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1.
Lancet Respir Med ; 9(5): 533-544, 2021 05.
Article in English | MEDLINE | ID: covidwho-1931217

ABSTRACT

Cough is one of the most common presenting symptoms of COVID-19, along with fever and loss of taste and smell. Cough can persist for weeks or months after SARS-CoV-2 infection, often accompanied by chronic fatigue, cognitive impairment, dyspnoea, or pain-a collection of long-term effects referred to as the post-COVID syndrome or long COVID. We hypothesise that the pathways of neurotropism, neuroinflammation, and neuroimmunomodulation through the vagal sensory nerves, which are implicated in SARS-CoV-2 infection, lead to a cough hypersensitivity state. The post-COVID syndrome might also result from neuroinflammatory events in the brain. We highlight gaps in understanding of the mechanisms of acute and chronic COVID-19-associated cough and post-COVID syndrome, consider potential ways to reduce the effect of COVID-19 by controlling cough, and suggest future directions for research and clinical practice. Although neuromodulators such as gabapentin or opioids might be considered for acute and chronic COVID-19 cough, we discuss the possible mechanisms of COVID-19-associated cough and the promise of new anti-inflammatories or neuromodulators that might successfully target both the cough of COVID-19 and the post-COVID syndrome.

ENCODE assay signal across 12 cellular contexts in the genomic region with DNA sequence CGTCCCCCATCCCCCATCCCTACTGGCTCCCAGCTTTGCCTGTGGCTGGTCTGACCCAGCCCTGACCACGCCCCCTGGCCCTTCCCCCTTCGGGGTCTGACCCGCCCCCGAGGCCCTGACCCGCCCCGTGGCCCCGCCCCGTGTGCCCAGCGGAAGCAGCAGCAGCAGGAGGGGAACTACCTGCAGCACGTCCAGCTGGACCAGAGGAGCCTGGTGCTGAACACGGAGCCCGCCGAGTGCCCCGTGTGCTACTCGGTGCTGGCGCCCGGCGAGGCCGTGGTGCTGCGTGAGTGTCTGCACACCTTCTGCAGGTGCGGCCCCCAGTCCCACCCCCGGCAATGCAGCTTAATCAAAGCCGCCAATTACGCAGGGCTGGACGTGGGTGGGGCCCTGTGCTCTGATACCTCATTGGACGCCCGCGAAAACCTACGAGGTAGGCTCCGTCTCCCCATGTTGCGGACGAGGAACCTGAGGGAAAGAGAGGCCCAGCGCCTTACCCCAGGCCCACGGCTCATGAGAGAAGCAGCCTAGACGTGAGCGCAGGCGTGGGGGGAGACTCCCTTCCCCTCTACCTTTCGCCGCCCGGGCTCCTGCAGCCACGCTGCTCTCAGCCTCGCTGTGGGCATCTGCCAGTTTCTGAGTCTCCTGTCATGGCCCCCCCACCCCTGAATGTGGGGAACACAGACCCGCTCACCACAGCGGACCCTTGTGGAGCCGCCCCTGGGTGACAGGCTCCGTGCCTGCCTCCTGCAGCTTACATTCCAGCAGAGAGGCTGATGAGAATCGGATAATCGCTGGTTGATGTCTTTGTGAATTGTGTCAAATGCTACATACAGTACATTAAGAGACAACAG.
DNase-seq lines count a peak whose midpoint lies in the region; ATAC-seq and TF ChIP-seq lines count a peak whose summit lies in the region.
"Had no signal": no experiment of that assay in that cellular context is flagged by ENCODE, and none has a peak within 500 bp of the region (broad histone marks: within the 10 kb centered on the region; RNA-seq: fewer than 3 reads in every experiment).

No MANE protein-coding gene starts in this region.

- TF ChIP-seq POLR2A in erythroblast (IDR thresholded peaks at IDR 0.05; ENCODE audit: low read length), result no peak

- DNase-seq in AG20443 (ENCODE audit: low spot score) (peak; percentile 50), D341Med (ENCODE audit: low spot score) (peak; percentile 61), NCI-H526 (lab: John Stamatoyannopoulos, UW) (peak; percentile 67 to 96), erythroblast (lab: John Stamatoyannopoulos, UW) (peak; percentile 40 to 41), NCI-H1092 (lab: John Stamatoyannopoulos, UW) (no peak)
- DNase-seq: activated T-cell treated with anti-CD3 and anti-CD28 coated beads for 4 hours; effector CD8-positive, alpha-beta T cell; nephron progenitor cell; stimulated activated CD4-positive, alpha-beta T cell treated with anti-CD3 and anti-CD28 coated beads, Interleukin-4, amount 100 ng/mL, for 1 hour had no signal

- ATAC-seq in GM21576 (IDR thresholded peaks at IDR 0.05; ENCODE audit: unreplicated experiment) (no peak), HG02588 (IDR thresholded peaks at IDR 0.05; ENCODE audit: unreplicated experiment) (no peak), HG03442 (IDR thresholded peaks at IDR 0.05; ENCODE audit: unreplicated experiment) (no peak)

Subject(s)
COVID-19/complications , COVID-19/physiopathology , Cough/etiology , Inflammation/etiology , Nervous System Diseases/etiology , Neuroimmunomodulation , Cough/physiopathology , Humans , Inflammation/physiopathology , Nervous System Diseases/physiopathology , SARS-CoV-2 , Syndrome
2.
Lancet Respir Med ; 9(5): 533-544, 2021 05.
Article in English | MEDLINE | ID: covidwho-1537202

ABSTRACT

Cough is one of the most common presenting symptoms of COVID-19, along with fever and loss of taste and smell. Cough can persist for weeks or months after SARS-CoV-2 infection, often accompanied by chronic fatigue, cognitive impairment, dyspnoea, or pain-a collection of long-term effects referred to as the post-COVID syndrome or long COVID. We hypothesise that the pathways of neurotropism, neuroinflammation, and neuroimmunomodulation through the vagal sensory nerves, which are implicated in SARS-CoV-2 infection, lead to a cough hypersensitivity state. The post-COVID syndrome might also result from neuroinflammatory events in the brain. We highlight gaps in understanding of the mechanisms of acute and chronic COVID-19-associated cough and post-COVID syndrome, consider potential ways to reduce the effect of COVID-19 by controlling cough, and suggest future directions for research and clinical practice. Although neuromodulators such as gabapentin or opioids might be considered for acute and chronic COVID-19 cough, we discuss the possible mechanisms of COVID-19-associated cough and the promise of new anti-inflammatories or neuromodulators that might successfully target both the cough of COVID-19 and the post-COVID syndrome.